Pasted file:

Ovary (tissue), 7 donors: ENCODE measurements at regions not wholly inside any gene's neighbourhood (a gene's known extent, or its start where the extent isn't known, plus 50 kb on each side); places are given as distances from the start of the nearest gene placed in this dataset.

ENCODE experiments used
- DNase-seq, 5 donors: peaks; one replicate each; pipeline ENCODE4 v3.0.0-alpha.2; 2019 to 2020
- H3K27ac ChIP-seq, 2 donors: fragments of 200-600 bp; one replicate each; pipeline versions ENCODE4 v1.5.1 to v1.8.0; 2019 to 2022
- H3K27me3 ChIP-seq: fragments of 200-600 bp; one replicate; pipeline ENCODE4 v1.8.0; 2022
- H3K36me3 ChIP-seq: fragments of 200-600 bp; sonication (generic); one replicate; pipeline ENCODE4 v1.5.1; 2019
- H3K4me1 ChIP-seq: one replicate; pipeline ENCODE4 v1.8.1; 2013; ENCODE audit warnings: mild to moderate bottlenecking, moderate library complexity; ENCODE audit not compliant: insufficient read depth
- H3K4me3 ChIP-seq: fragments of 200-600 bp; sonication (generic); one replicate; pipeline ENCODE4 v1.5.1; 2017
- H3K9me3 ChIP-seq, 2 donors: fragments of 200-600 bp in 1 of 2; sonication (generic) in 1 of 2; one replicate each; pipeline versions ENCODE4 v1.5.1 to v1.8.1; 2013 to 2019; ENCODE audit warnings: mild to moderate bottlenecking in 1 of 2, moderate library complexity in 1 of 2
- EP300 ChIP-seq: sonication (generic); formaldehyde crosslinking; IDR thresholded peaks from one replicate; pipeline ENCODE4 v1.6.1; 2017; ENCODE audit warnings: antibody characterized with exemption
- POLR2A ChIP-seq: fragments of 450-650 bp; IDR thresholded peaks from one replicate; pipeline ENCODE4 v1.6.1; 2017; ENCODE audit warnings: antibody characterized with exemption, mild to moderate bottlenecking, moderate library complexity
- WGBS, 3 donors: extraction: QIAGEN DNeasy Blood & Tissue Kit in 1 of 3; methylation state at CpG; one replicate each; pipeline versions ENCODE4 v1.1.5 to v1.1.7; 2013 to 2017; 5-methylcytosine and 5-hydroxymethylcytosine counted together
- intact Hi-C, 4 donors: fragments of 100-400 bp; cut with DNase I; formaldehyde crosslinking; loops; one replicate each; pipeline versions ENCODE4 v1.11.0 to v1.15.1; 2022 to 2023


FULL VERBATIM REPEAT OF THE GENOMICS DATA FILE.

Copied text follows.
Ovary (tissue), 7 donors: ENCODE measurements at regions not wholly inside any gene's neighbourhood (a gene's known extent, or its start where the extent isn't known, plus 50 kb on each side); places are given as distances from the start of the nearest gene placed in this dataset.

ENCODE experiments used
- DNase-seq, 5 donors: peaks; one replicate each; pipeline ENCODE4 v3.0.0-alpha.2; 2019 to 2020
- H3K27ac ChIP-seq, 2 donors: fragments of 200-600 bp; one replicate each; pipeline versions ENCODE4 v1.5.1 to v1.8.0; 2019 to 2022
- H3K27me3 ChIP-seq: fragments of 200-600 bp; one replicate; pipeline ENCODE4 v1.8.0; 2022
- H3K36me3 ChIP-seq: fragments of 200-600 bp; sonication (generic); one replicate; pipeline ENCODE4 v1.5.1; 2019
- H3K4me1 ChIP-seq: one replicate; pipeline ENCODE4 v1.8.1; 2013; ENCODE audit warnings: mild to moderate bottlenecking, moderate library complexity; ENCODE audit not compliant: insufficient read depth
- H3K4me3 ChIP-seq: fragments of 200-600 bp; sonication (generic); one replicate; pipeline ENCODE4 v1.5.1; 2017
- H3K9me3 ChIP-seq, 2 donors: fragments of 200-600 bp in 1 of 2; sonication (generic) in 1 of 2; one replicate each; pipeline versions ENCODE4 v1.5.1 to v1.8.1; 2013 to 2019; ENCODE audit warnings: mild to moderate bottlenecking in 1 of 2, moderate library complexity in 1 of 2
- EP300 ChIP-seq: sonication (generic); formaldehyde crosslinking; IDR thresholded peaks from one replicate; pipeline ENCODE4 v1.6.1; 2017; ENCODE audit warnings: antibody characterized with exemption
- POLR2A ChIP-seq: fragments of 450-650 bp; IDR thresholded peaks from one replicate; pipeline ENCODE4 v1.6.1; 2017; ENCODE audit warnings: antibody characterized with exemption, mild to moderate bottlenecking, moderate library complexity
- WGBS, 3 donors: extraction: QIAGEN DNeasy Blood & Tissue Kit in 1 of 3; methylation state at CpG; one replicate each; pipeline versions ENCODE4 v1.1.5 to v1.1.7; 2013 to 2017; 5-methylcytosine and 5-hydroxymethylcytosine counted together
- intact Hi-C, 4 donors: fragments of 100-400 bp; cut with DNase I; formaldehyde crosslinking; loops; one replicate each; pipeline versions ENCODE4 v1.11.0 to v1.15.1; 2022 to 2023